Referring now to FIG. 3A, in step 113 the monitor checks if the sampled identification is valid by checking the identification valid flag status. If the identification is not valid, the monitor proceeds to step 130 which is described below. If valid, the monitor continues to step 114 and compares the sampled identification to the current identification in the current activity table record. If the sampled identification matches the current identification, this signifies that the sampled identification continues to be one of the more active identifications. Therefore, an addend is determined in step 116, and the addend is added to the current activity value in step 118.
In one embodiment, the appropriate addend is selected from a lookup table as shown in TABLE 2 below. The lookup table is stored in RAM 62 so that CPU 66 may alter the stored values (FIG. 2). In other embodiments the lookup table values may be stored in nonvolatile memory or in other computer readable storage media. Or, the addend may be determined through direct calculation. As shown in TABLE 2 the values in the “Activity Value Upper Limit” column represent ranges in which the current activity table record's current activity value may fall. The corresponding value in the “Addend” column represents the corresponding addend the monitor will use when a current activity value falls within one of the specified ranges. For example, if the current activity value associated with a particular identification in the activity table is greater than 1540 but less than 2048, the monitor selects 43 as an addend.
In the embodiment shown in TABLE 2, there is no corresponding sampled percent less than 0.78. Based on simulations, there is little significant traffic flow rate distinction between activity values less than 256 and those between 256 and 512. For example, simulations show an identification that is sampled at slightly above 0.39 percent nevertheless will often have an activity value of less than 256. Therefore, a 0.39 corresponding sampled percent was omitted from this embodiment. Other embodiments may include a corresponding sampled percent entry of 0.39 or similar number.
The addend values to be selected in step 116 are varied to be inversely proportional to the current activity value. In this way, increasingly active packet identifications will have associated activity values that rise in progressively smaller increments. Thus, for a constant rate of decrease for the activity value as described below, and for a given rate at which the monitor samples a particular identification, the identification's associated activity value will stay below a selected upper value. FIG. 4 illustrates monitor operation using values shown in TABLE 2.
FIG. 4 is a graph in which the abscissa represents time (or sampling intervals) and the ordinate represents a current record's current activity value. As shown in interval A, the monitor initially samples a new identification twice so that the corresponding activity value is 511 at point A1 (255 initial value+256 addend). The activity value then decreases over time because the monitor does not sample the corresponding identification, as described below, until reaching point A2 at which time the monitor again samples the matching identification. The current activity value is less than 512 and the monitor once again selects 256 as an addend from the lookup table. The monitor adds the addend to the current activity value so that the new current activity value is in the range 512 to 1024. This range signifies that the particular identification is being sampled at less than 0.78 percent of all packet identifications the monitor samples.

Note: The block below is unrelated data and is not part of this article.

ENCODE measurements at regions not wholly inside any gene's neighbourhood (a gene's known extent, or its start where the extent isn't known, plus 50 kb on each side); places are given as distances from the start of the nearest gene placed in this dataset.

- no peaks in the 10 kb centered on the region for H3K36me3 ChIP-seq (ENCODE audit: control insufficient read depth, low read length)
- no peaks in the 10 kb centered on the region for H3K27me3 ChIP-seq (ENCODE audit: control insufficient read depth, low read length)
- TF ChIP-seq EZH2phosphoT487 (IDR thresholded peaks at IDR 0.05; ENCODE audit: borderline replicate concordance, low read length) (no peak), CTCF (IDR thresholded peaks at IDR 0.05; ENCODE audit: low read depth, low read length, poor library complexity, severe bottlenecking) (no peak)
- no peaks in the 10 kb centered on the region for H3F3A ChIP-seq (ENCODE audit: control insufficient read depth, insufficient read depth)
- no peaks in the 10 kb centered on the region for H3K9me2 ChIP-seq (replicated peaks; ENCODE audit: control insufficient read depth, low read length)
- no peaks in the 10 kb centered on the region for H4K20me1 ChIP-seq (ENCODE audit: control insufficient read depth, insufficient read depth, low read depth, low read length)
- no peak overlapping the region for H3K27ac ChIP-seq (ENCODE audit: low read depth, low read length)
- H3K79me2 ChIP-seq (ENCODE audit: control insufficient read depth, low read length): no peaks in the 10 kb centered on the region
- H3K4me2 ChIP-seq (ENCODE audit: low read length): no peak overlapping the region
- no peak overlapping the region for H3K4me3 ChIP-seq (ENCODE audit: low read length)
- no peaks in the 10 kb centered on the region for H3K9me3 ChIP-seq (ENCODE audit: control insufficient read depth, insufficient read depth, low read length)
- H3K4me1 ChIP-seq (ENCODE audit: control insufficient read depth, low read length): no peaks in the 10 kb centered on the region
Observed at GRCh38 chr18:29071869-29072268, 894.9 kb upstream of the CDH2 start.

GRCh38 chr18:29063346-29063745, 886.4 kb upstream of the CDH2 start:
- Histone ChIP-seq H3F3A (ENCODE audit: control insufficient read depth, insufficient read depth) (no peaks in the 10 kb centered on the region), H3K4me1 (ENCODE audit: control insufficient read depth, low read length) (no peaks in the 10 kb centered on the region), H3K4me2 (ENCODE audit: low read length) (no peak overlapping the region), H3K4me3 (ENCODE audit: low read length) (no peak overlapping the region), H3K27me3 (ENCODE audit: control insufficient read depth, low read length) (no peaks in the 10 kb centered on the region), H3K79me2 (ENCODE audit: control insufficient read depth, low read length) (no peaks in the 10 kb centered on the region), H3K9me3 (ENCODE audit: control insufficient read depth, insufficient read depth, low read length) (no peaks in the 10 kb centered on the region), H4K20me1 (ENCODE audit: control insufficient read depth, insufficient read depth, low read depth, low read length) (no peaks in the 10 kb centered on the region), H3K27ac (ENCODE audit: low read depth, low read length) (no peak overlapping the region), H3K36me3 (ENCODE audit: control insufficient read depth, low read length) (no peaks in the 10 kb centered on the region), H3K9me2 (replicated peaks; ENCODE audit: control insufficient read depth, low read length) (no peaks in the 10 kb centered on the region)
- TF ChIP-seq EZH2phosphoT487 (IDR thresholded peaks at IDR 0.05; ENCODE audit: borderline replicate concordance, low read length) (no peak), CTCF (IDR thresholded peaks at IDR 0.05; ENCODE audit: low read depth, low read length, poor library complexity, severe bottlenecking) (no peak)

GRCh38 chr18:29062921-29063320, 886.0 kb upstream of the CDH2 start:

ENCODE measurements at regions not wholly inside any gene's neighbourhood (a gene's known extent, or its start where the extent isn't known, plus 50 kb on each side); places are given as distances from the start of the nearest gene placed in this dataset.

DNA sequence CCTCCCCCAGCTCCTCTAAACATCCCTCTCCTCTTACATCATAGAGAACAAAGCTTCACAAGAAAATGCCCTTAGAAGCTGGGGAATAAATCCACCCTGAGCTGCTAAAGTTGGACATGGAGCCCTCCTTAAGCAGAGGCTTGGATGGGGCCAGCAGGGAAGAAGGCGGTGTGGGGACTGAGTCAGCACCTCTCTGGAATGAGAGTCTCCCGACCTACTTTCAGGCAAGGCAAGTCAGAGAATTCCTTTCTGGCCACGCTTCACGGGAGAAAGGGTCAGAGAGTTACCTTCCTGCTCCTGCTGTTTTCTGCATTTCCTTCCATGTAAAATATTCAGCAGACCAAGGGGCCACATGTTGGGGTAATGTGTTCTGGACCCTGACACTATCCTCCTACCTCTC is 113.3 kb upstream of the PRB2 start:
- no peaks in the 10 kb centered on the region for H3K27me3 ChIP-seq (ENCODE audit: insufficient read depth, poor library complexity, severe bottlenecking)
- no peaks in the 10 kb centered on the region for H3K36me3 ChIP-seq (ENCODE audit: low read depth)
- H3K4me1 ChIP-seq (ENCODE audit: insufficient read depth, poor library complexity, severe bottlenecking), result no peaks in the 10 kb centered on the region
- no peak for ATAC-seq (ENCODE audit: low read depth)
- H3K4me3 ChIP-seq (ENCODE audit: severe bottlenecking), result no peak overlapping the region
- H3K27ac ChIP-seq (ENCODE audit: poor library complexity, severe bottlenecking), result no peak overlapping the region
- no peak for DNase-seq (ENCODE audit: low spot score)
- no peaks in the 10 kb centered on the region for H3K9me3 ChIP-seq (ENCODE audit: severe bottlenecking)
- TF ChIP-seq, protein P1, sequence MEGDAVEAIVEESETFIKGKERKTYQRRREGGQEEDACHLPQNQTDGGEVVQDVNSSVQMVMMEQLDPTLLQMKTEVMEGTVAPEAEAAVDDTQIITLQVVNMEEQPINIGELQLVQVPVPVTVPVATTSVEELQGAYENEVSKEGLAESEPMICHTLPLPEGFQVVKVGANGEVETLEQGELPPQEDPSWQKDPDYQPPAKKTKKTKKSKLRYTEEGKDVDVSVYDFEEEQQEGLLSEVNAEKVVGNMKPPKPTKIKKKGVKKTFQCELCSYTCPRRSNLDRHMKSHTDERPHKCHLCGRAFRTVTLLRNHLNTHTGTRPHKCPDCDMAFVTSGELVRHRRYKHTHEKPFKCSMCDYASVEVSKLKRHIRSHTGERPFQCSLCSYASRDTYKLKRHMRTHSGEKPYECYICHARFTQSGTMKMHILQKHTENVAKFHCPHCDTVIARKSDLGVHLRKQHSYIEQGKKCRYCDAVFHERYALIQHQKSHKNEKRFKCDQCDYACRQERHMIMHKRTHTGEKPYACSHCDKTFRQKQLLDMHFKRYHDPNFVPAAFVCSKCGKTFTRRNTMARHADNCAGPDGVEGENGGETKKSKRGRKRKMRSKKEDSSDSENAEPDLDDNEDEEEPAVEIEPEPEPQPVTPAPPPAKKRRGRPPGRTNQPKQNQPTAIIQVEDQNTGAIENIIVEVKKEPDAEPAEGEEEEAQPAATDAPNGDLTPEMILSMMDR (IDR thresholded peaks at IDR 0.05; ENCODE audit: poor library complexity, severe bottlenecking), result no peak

Still referring to FIG. 4, as the particular packet identification activity increases, the monitor begins to sample the identification more frequently in interval B. The identification's activity value continues its rising trend as the monitor now selects 128 as the appropriate addend. Once the activity value reaches point C1, the activity value has crossed the 1024 threshold which now indicates that the particular identification is being sampled at between 0.78 and 1.6 percent of all identifications being monitored. If the monitor continues to sample this particular identification between 0.78 and 1.6 percent of the time, the activity value will remain in the range between 1024 and 1540. If the monitor samples the particular identification more or less frequently, the associated activity value will move into a higher or lower range.
Both the individual addends and the activity value upper limit values may be varied. As shown for the embodiment in TABLE 2, the activity values and addends are based on the number of records in the traffic activity table. And as shown, the addends are selected so that the first sampled traffic flow indication occurs at just below one percent. In other embodiments, however, other activity value upper limit and addend values may be chosen to monitor other selected traffic rates.
The number of rows in TABLE 2 is selected to provide the number of distinct indications of traffic activity. The number of records therefore represents a granularity of the sampled identifications. In the embodiment shown, the number of intervals is selected as providing an acceptable number of indicated flow rates. In other embodiments, more or fewer ranges may be specified.
Referring again to FIG. 3B, the “identification found” flag is set to true in step 120 if the sampled identification matches the current identification in the table record. Then, in step 122 the current record's activity value is replaced with either the new increased activity value calculated in step 118, or the new decreased activity value calculated in step 130 as described below. In the embodiment shown, the current identification is refreshed in step 122 when the associated activity value is written.
Referring again to step 112 shown in FIG. 3B, if the current activity value equals zero, the current activity table record is considered empty. The monitor checks the “empty record” flag in step 124. If an empty record has already been found during a previous comparison between the sampled identification and an earlier table record, the monitor moves to step 122 as shown on FIG. 3B.